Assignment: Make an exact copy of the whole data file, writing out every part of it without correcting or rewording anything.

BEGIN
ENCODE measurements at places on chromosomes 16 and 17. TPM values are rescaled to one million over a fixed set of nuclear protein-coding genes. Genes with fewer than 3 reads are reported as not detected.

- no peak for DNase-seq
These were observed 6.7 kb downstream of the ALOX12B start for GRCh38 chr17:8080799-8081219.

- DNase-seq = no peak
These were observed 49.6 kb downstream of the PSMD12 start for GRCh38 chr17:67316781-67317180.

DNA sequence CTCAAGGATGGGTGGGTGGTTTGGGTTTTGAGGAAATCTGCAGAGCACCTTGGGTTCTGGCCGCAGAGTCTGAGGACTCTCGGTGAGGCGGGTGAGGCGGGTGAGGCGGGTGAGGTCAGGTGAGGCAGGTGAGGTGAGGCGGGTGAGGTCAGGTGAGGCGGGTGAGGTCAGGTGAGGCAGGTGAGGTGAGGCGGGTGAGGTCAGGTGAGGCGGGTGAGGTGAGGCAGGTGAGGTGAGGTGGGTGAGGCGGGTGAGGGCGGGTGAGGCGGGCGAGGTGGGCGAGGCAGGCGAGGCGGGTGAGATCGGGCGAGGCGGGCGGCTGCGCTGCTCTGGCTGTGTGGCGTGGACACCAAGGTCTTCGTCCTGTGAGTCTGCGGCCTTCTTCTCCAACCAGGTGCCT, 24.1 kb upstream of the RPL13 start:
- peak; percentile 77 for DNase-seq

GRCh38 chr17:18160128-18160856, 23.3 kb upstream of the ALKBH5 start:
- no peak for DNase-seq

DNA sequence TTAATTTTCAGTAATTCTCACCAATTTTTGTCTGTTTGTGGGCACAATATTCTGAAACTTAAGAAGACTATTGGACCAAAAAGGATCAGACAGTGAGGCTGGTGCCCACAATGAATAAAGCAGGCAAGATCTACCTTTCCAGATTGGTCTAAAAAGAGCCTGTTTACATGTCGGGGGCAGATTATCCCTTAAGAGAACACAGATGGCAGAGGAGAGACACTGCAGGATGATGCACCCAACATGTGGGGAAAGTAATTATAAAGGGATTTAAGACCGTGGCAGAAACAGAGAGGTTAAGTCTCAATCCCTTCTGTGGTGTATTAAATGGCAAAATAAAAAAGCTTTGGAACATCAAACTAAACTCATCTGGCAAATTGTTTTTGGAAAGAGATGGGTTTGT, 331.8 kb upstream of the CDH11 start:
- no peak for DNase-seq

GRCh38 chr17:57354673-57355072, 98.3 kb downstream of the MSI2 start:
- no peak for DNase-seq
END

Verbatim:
ENCODE measurements at places on chromosomes 16 and 17. TPM values are rescaled to one million over a fixed set of nuclear protein-coding genes. Genes with fewer than 3 reads are reported as not detected.

- no peak for DNase-seq
These were observed 6.7 kb downstream of the ALOX12B start for GRCh38 chr17:8080799-8081219.

- DNase-seq = no peak
These were observed 49.6 kb downstream of the PSMD12 start for GRCh38 chr17:67316781-67317180.

DNA sequence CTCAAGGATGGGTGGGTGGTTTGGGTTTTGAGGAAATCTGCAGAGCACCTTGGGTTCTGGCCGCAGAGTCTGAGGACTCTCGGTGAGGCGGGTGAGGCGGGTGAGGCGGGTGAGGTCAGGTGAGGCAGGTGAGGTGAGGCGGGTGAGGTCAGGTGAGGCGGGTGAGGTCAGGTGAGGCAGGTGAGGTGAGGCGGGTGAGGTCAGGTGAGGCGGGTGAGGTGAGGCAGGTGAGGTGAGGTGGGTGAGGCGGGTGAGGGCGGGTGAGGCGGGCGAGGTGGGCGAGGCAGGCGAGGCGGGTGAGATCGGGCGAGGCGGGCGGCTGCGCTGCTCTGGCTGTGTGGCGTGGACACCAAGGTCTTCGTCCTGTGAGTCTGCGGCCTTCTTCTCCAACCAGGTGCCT, 24.1 kb upstream of the RPL13 start:
- peak; percentile 77 for DNase-seq

GRCh38 chr17:18160128-18160856, 23.3 kb upstream of the ALKBH5 start:
- no peak for DNase-seq

DNA sequence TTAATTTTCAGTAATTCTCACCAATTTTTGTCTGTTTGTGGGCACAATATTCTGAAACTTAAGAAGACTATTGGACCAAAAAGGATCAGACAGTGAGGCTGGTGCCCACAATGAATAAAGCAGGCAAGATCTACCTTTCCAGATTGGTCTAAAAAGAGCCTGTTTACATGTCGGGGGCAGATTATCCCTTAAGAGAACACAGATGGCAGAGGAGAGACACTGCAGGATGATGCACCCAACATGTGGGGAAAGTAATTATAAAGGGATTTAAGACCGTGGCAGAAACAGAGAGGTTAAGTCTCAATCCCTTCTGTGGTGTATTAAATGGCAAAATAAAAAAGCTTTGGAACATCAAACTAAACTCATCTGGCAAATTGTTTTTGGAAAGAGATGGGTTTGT, 331.8 kb upstream of the CDH11 start:
- no peak for DNase-seq

GRCh38 chr17:57354673-57355072, 98.3 kb downstream of the MSI2 start:
- no peak for DNase-seq